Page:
Meyer saga reminds us coaches are people first


By: Mike Lopresti

Urban Meyer is a football coach. The job description includes criticism, doubts, frustration, anguish, heartbreak, anger, disappointment, tension, exhaustion, Himalayan highs and Death Valley lows.

Plus, if a man is not careful, he gets the best seat in the house to watch his life devoured, like a shark gulps a seal.

So maybe we shouldn’t be surprised at the news from Florida, as a championship coach searches his soul for what to do next. Maybe we should be surprised it doesn’t happen more often.

The Urban Meyer saga curved through the weekend like a mountain goat path. He was out, and the college football world gasped. Then he watched his players practice and suddenly was not quite out and not quite in.

Now, the coach of the Florida Gators is in his own twilight zone.

“I just have to make sure I have my priorities straight,” Meyer said Sunday at a news conference originally scheduled to discuss how to win the Sugar Bowl but suddenly centered on family and faith, life and death. “A lot of times, coaches don’t have their priorities straight.”

He seemed confused and unsure at times, not knowing when he’ll be back or how it will be any different.

“That’s something I’ve got to figure out,” he said.

His uncertainty can be forgiven. This isn’t a decision about whether to pass or run in the red zone. This is a man whose chest has hurt, whose family is close and whose fear is real.

Notice one of the first people he mentioned Sunday? Wake Forest basketball coach Skip Prosser, who died two years ago of a heart attack at 56.

Now would be the time to remember what is asked of these guys. We pay them well, sometimes absurdly so, as science departments scrounge for money. But we also ask them to produce correct answers, with the infallibility of computers. Those with the luxury of second and third and fourth guesses sit in judgment of those who get only one.

We ask them to be molders of young men.

But we all know what happens to the coach who sends honorable and ethical graduates into the world but keeps finishing 5-7. He will be fired, as surely as fourth down follows third.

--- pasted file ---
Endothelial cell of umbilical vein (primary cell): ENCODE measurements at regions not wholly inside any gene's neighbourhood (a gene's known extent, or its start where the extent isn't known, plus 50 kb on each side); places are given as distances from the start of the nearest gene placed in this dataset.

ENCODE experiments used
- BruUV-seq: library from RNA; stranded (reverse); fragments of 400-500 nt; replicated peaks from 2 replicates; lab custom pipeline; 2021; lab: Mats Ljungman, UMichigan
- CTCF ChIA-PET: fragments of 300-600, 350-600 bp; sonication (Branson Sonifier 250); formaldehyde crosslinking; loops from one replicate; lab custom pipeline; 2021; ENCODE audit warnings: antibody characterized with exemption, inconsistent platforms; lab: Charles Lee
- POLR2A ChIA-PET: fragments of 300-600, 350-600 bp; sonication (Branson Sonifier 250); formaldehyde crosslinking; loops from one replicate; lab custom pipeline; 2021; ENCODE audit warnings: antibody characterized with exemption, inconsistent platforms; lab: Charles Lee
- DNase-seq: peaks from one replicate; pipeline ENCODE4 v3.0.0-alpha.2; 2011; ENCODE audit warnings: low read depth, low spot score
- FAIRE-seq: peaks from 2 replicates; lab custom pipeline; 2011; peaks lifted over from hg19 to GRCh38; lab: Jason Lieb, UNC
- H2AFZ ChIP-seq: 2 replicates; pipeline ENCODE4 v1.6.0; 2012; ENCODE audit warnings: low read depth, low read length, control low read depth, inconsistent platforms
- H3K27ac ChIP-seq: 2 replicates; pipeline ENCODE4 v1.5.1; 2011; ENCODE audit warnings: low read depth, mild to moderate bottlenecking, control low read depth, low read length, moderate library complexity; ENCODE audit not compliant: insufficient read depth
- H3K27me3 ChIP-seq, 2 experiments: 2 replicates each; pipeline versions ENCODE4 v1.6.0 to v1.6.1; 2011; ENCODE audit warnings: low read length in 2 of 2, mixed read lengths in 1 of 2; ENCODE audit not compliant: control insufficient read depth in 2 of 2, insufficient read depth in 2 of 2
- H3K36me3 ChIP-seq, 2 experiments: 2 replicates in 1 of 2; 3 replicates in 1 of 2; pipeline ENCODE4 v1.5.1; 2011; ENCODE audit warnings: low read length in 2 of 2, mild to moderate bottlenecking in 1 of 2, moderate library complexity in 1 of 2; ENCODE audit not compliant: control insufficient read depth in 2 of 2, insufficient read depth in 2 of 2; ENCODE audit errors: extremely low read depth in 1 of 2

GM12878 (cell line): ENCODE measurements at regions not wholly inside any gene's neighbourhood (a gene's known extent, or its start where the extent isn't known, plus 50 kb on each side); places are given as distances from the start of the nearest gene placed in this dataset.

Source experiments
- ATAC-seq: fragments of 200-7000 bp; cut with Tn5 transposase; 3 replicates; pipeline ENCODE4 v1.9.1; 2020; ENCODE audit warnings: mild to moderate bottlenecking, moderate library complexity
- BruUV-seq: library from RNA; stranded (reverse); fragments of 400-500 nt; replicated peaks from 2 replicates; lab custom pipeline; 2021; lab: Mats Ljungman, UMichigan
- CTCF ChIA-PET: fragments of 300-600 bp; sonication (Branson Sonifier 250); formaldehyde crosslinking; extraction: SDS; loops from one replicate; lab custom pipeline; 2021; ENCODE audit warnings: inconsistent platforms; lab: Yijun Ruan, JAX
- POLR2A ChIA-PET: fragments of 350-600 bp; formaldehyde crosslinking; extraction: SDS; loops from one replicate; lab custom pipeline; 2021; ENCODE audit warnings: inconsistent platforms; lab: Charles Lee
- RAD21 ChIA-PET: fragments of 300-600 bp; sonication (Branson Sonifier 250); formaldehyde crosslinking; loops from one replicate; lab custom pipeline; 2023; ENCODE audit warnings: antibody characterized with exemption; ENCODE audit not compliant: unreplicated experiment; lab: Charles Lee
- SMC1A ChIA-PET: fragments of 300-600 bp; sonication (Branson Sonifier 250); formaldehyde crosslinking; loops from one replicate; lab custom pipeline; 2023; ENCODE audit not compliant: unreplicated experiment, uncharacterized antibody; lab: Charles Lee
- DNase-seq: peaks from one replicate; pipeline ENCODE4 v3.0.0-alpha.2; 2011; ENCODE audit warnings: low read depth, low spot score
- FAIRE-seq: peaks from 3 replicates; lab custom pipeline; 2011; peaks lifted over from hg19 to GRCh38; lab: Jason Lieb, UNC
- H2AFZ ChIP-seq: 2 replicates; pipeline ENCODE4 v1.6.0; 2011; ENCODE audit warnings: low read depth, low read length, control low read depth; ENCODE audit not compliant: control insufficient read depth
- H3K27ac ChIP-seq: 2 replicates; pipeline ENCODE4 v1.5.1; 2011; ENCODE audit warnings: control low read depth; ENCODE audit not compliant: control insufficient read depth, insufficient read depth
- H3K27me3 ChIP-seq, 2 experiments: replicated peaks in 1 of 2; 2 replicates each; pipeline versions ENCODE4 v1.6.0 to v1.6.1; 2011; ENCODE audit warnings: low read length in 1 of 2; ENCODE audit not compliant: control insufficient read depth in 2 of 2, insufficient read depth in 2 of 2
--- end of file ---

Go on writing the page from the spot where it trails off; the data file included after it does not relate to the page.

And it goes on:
The parents among us understand the perils of trying to steer a couple of kids through the mined waters of the teen years.

But we ask them to be father figures to seven dozen, fixing any behavioral problems in a year that may have developed in the previous 18.

Ruination for a coach need not come with an interception in the fourth quarter. It can come with a phone call in the middle of the night.

We ask them to spend nearly every waking hour from August through December with their X’s and their O’s and their film projectors.

Then we ask them to spend nearly every waking hour the other seven months on recruiting.

To be sure, real workers in the real world face enormous pressure. They coach football and get lots of perks.

But in a culture in which accountability is something to be shoveled off to the next sucker down the line, their place of employment comes with a rigid measure of success or failure. Ever try to bargain with a scoreboard? Those implacable numbers up there in lights are the captains of the fates of men such as Meyer.

It is easy to reduce them to figures on a television screen, there to bleed for our entertainment. Gladiators in headphones. It is easy to forget they have vulnerable bodies, vulnerable psyches, vulnerable families.

Perhaps Meyer — intensely feeling every headache in his flock — is wired in a way that makes him even more exposed to the centrifugal stress forces of his profession. He has been a head coach only nine years. For historical context, Joe Paterno coached his ninth season in 1974.

This is a most odd situation, the head coach being a coach in waiting. It might work. Might not. Florida has to try, and so does Meyer. He is only 45.

But he’ll need time to study the down and distance of his world. The next play he calls might be the biggest of his life.

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